Matt C. Abbott
A pro-life economic agenda
By Matt C. Abbott
November 5, 2010

Morally speaking, there can be no compromise when it comes to protecting the unborn from death through abortion. Period.

That said, I'm no expert in the subjects of economics and philosophy; I'm a student in that regard.

Consider this material "food for thought."

I recently received the following (edited) e-mail from Michael D. Greaney, CPA, MBA, director of research for the Center for Economic and Social Justice:

    At the suggestion of Mr. Guy Stevenson, a CESJ (Center for Economic and Social Justice) National Field Secretary, I am sending you a PDF of my latest book, Supporting Life: The Case for a Pro-Life Economic Agenda.

    This e-mail is prompted by Mr. Stevenson sending me a link to your column reporting Dr. Charles Rice's keynote address, 'The Catholic Church in the Obama Era,' at the meeting of the Society of Catholic Social Scientists at Notre Dame. I am copying Dr. Rice as well as Father Edward Krause, C.S.C., Ph.D., chaplain of the SCSS, on this e-mail. Father Krause is a member of CESJ's Board of Counselors and also wrote the foreword to my book.

    I have also copied Mr. Robert Marshall, pro-life member of the Virginia House of Delegates for Manassas. Mr. Marshall has, I understand, been working with the Tea Party in Virginia, of which Dr. Rice mentioned he is a supporter. Virginia, according to reports, is the most active and influential of the various states in the Tea Party movement. CESJ's president, Dr. Norman G. Kurland, has met with Dr. Rice and has worked with Mr. Marshall, and, I am sure, would be willing to bring Dr. Rice and Mr. Marshall together, if only for a telephone conference to strategize on advancing a pro-life economic agenda through the Tea Party.

    Since 1987 I have served as director of research for the CESJ, a non-profit, all-volunteer think tank in Arlington, Virginia. Our interfaith membership comes together on the basis of a set of shared Core Values and Code of Ethics to promote the economic justice principles of Louis Kelso and Mortimer Adler as found in the two books they co-authored, The Capitalist Manifesto (1958) and The New Capitalists (1961), and the social doctrine of Pope Pius XI as analyzed by the late Father William J. Ferree, S.M., Ph.D., eulogized at his death as 'America's greatest social philosopher.' The goal of our 'Just Third Way' is the establishment of an economically just society characterized by the 'four pillars':

    1) A limited economic role for the state.

    2) Free and open markets within a strict juridical order as the best means of determining just wages, just prices, and just profits.

    3) Restoration of the rights of private property, especially in corporate equity, and (the 'fatal omission' from virtually all economic, political, and financial thought today),

    4) Widespread direct ownership of the means of production.

    Economic and social justice as CESJ understands and promotes them are based on the Aristotelian concept of the natural moral law as refined by Aquinas, Maimonides, and Ibn Khaldûn. That is, each human being as a special creation of God is a 'reflection' of God's Essence or Nature, which is self-evident in His Intellect. In English, that means that every human being is 'made in the image and likeness of God' comprising the 'analogously complete' capacity to acquire and develop virtue. (Meaning, in turn, that every human being as a human being is as fully human as every other human being.) Thus, God's Nature, not His expressed Will, is the basis for the natural moral law. God's Nature being reflected in human nature, we can discern the precepts of the law through reason alone by observing what the human race has accepted as 'good' in all times and places, rather than accepting someone's possibly flawed and personal interpretation of what he or she believes to be God's expressed Will.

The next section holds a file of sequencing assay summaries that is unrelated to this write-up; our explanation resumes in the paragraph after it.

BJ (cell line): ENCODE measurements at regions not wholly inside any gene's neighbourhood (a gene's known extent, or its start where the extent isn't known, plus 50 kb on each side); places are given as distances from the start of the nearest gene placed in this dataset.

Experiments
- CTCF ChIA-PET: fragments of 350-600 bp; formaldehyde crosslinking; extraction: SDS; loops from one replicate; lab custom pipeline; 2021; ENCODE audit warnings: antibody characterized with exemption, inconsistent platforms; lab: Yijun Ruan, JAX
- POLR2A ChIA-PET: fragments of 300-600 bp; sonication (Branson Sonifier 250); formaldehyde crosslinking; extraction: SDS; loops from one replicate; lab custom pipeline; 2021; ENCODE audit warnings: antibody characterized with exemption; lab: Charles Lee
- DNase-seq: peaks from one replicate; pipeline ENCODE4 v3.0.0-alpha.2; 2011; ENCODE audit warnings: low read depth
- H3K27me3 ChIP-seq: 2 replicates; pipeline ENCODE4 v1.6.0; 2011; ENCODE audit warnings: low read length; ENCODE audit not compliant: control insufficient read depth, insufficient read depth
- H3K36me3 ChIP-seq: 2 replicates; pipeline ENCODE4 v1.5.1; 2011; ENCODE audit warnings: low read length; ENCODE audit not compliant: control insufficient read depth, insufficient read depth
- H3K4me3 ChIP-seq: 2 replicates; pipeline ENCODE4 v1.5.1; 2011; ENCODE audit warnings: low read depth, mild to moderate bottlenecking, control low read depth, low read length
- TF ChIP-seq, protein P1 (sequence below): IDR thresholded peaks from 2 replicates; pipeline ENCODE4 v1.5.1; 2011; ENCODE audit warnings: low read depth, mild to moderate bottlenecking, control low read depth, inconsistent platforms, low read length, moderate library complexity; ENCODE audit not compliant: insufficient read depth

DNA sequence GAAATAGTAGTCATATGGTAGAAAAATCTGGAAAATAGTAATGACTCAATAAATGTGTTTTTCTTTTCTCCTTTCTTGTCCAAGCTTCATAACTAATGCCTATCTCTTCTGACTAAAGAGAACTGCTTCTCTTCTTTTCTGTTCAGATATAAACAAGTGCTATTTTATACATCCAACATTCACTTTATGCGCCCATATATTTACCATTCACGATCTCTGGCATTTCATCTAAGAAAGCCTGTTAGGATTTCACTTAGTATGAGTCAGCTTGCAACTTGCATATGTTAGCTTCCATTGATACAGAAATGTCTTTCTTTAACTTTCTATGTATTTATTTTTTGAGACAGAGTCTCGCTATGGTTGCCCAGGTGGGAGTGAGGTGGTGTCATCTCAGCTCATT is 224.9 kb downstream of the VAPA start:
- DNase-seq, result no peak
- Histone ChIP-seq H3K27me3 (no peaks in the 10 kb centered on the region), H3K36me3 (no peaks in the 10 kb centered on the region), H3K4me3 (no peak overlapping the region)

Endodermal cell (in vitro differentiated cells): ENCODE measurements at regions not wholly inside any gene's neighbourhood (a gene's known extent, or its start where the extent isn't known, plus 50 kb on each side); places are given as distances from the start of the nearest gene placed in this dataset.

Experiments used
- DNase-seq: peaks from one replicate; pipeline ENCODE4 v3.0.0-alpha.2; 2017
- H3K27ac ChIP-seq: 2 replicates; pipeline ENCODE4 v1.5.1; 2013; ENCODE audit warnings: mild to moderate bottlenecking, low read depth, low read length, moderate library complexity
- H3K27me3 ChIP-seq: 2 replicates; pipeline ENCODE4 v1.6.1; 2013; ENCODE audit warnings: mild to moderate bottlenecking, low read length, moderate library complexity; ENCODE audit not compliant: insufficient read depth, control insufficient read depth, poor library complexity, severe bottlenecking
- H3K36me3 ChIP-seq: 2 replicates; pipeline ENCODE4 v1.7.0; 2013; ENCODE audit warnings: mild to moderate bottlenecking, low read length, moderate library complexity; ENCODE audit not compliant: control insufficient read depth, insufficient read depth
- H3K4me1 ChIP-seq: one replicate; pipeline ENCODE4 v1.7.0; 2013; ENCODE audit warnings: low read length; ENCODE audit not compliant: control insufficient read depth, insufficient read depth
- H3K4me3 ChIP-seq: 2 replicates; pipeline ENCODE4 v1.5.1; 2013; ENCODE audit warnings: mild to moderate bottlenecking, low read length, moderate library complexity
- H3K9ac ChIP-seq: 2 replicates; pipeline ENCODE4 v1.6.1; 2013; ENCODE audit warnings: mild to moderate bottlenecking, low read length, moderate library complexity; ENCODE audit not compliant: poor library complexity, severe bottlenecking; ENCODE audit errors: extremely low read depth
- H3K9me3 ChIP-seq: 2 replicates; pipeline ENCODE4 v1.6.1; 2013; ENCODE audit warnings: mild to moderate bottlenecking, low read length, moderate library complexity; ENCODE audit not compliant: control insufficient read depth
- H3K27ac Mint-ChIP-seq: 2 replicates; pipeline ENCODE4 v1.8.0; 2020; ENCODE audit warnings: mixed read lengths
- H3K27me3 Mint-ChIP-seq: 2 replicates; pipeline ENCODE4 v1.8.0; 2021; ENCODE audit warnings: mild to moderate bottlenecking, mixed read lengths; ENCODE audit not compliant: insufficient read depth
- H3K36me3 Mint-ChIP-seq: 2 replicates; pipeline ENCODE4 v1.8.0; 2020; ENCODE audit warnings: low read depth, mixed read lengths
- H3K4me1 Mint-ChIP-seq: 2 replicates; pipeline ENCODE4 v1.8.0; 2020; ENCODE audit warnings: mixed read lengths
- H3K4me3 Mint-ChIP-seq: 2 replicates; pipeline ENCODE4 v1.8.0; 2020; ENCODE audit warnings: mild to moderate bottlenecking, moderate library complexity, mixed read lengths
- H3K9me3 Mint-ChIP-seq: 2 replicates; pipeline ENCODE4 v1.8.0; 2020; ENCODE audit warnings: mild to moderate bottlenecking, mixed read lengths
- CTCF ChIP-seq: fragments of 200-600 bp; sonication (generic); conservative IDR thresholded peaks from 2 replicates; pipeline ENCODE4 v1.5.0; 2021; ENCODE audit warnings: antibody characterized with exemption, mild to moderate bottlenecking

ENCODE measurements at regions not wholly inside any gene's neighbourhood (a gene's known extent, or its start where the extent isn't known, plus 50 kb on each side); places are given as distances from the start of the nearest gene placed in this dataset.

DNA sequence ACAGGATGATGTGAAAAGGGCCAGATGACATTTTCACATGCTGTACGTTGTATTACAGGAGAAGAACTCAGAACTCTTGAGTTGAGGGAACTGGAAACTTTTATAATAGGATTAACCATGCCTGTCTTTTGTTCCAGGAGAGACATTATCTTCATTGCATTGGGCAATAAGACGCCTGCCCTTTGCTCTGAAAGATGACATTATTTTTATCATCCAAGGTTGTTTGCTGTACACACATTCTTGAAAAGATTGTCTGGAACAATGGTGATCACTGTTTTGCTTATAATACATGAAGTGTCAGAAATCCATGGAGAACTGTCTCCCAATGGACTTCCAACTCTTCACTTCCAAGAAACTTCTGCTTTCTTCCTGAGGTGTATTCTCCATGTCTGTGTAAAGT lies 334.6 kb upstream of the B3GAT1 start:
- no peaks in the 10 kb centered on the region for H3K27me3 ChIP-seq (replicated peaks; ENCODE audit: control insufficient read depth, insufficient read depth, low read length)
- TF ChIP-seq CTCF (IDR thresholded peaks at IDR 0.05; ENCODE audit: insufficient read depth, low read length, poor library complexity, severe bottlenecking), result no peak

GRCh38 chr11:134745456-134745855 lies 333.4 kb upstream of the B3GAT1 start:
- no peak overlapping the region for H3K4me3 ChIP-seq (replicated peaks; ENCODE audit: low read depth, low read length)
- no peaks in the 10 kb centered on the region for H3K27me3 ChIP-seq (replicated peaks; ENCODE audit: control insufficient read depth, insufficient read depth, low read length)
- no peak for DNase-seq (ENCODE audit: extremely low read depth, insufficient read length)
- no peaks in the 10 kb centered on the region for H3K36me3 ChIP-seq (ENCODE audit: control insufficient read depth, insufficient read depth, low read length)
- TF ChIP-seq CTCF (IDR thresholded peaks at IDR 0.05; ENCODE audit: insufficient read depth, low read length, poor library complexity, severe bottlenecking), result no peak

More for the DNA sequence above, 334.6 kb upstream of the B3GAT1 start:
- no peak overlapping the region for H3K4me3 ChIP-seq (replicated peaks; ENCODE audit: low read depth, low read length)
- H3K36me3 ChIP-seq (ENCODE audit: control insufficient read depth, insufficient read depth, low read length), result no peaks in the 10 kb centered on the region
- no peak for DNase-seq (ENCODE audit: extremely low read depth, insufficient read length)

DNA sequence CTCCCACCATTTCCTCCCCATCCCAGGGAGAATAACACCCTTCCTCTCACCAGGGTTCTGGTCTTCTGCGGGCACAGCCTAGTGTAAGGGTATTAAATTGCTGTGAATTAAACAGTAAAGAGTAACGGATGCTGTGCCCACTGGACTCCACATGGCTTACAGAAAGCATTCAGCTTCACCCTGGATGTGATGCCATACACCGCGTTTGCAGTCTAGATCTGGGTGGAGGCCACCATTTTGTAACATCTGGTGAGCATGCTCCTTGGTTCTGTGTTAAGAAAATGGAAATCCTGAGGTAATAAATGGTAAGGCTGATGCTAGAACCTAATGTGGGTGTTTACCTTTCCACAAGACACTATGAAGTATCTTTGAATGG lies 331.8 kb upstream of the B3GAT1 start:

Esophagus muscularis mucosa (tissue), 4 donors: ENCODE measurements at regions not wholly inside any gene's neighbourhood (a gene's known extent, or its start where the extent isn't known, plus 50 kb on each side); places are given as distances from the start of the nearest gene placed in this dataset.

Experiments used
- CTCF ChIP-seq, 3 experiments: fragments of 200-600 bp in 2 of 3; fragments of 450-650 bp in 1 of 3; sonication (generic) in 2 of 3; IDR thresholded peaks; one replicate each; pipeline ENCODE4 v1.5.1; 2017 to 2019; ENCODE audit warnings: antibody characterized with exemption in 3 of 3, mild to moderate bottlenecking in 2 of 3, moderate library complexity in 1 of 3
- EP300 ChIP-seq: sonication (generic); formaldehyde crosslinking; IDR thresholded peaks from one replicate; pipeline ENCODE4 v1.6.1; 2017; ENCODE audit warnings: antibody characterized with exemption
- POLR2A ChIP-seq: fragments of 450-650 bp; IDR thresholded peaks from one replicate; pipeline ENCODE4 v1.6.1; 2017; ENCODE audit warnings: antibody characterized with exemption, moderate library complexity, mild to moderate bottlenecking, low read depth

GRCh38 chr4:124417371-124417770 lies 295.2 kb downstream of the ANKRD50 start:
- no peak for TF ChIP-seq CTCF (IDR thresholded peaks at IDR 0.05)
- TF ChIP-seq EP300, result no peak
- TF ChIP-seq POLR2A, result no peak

This necessarily means that every human being has by nature certain inherent or absolute (inalienable) rights that cannot be infringed, redefined or denied without rendering that individual or class presumably less than human. This list of 'natural rights' includes, but is not limited to, life, liberty (freedom of association), private property, and the pursuit of happiness (the acquisition and development of virtue).

    As a sidebar, we've noticed that many people, even in the pro-life movement (who should know better), often confuse having a right (the right to something) with how society defines the exercise of that right (the bundle of rights of something). Thus, many pro-lifers fall into the sophistries employed by the culture of death and assume that because the state has, in part, the power to define the exercise of a right within certain limits, it can declare who has rights. Consequently, the pro-life movement has focused on trying to get the state to assert a power it does not really have, to counter the misuse of that non-power by adherents of the culture of death.

    This is 'bad.' Why? Because having rights defines one as a 'person.' When we assume that the state has the power to decide who or what is a person, as John Maynard Keynes effectively asserted in his deplorable Treatise on Money (1930) and Thomas Hobbes in Leviathan (1653), as well as a host of other totalitarian and socialist thinkers, we surrender all power to the State ("raw judicial power" — Roe v. Wade), as the Supreme Court admitted in Pierce v. Society of Sisters (1925) and as Mortimer Adler and Heinrich Rommen agreed.

    As a result, efforts to try and use the state to establish justice and restore the rights of the unborn are self-defeating. This is because such an effort takes for granted that the state had the power in the first place to remove those rights. On the contrary, the state does not, and never did, have any such power — legitimately. The state did not confer God-given rights, and it has effected a usurpation of God's authority delegated to people, not the state, by taking away those rights.

    The corrective to such a disordered condition of society is not to demand state action, but to organize and take action ourselves, as Pope Pius XI explained in Quadragesimo Anno (1931) and Divini Redemptoris (1937), and as Father Ferree clarified. This 'act of social justice' was the subject of Father Ferree's 1941 doctoral thesis, The Act of Social Justice (1943), and was summarized and 'popularized' in his 1948 pamphlet, Introduction to Social Justice.

Below is the foreword to Michael Greaney's book Supporting Life: The Case for a Pro-Life Economic Agenda.